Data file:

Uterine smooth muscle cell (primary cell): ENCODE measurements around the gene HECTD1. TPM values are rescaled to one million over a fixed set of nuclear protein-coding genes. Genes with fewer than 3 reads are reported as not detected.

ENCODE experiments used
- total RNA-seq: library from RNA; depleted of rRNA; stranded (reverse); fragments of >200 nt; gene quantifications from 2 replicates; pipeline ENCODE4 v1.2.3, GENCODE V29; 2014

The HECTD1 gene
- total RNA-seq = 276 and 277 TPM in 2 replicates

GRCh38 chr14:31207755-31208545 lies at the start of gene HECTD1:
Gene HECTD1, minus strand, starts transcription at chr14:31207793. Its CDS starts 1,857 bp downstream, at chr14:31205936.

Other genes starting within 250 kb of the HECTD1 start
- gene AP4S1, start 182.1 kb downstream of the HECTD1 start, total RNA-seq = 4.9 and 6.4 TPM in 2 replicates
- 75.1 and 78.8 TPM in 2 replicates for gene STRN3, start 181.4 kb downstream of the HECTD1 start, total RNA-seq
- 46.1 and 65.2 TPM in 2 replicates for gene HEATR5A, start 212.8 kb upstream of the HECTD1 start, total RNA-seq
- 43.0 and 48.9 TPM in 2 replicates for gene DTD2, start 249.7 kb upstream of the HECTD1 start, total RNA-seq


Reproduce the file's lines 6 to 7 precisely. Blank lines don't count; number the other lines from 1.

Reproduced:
GRCh38 chr14:31207755-31208545 lies at the start of gene HECTD1:
Gene HECTD1, minus strand, starts transcription at chr14:31207793. Its CDS starts 1,857 bp downstream, at chr14:31205936.